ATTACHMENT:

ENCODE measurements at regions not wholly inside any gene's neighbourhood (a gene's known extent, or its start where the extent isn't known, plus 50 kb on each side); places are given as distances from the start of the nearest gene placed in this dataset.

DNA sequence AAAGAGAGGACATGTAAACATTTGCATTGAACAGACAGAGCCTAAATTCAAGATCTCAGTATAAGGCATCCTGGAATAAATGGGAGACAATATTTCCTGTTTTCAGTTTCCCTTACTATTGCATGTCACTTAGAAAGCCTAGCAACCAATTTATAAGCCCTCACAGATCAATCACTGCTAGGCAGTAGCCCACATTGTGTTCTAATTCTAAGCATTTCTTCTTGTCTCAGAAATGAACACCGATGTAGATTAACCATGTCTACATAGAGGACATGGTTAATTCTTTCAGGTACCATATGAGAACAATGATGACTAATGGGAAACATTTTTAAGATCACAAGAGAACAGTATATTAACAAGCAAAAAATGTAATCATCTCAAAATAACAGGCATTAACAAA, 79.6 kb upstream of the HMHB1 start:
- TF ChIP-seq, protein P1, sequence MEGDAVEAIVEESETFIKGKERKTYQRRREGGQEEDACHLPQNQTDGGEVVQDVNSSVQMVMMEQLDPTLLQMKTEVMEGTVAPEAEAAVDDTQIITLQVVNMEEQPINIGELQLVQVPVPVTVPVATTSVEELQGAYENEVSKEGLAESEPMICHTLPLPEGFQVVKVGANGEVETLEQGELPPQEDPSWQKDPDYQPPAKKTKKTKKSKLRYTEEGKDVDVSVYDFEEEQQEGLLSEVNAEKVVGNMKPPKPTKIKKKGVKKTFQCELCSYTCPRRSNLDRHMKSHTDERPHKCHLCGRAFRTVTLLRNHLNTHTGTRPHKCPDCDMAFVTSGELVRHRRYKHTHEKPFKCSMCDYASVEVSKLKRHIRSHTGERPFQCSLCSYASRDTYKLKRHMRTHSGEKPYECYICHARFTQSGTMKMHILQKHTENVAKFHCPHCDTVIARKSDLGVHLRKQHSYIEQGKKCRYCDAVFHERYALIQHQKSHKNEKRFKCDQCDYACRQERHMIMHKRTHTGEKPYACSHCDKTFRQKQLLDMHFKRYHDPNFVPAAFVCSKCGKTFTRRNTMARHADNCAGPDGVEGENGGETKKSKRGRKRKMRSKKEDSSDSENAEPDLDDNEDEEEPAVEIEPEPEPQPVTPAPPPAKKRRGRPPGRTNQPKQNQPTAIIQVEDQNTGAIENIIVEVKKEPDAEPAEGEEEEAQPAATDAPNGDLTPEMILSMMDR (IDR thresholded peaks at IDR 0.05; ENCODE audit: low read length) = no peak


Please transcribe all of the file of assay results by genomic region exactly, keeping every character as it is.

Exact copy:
ENCODE measurements at regions not wholly inside any gene's neighbourhood (a gene's known extent, or its start where the extent isn't known, plus 50 kb on each side); places are given as distances from the start of the nearest gene placed in this dataset.

DNA sequence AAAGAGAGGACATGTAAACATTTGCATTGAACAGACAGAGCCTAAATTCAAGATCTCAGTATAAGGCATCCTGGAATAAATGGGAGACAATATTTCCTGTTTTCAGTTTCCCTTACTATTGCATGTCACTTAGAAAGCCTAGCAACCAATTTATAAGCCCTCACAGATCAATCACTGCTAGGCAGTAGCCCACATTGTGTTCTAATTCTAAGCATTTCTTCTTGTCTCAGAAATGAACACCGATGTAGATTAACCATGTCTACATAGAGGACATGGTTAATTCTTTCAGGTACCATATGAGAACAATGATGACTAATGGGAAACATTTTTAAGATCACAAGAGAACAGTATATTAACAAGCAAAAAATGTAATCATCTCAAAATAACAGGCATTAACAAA, 79.6 kb upstream of the HMHB1 start:
- TF ChIP-seq, protein P1, sequence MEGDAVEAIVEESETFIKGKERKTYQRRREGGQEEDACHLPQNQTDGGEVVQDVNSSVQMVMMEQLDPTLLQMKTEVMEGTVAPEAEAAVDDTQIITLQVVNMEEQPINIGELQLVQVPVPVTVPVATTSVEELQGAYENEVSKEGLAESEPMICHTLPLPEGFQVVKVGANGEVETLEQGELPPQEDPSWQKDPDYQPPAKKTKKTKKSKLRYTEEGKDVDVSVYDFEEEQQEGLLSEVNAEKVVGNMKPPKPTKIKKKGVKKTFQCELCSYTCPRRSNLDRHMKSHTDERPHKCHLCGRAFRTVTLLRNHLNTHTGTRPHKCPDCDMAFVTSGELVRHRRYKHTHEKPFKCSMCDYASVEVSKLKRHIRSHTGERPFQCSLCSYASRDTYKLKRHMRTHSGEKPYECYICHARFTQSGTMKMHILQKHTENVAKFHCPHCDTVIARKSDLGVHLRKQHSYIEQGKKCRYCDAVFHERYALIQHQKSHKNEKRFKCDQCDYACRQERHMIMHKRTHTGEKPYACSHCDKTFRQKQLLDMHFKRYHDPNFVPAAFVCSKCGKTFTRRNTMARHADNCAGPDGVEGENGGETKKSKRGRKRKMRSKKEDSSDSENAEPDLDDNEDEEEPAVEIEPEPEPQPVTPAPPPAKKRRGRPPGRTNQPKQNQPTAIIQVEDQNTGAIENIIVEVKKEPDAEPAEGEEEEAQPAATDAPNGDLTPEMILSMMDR (IDR thresholded peaks at IDR 0.05; ENCODE audit: low read length) = no peak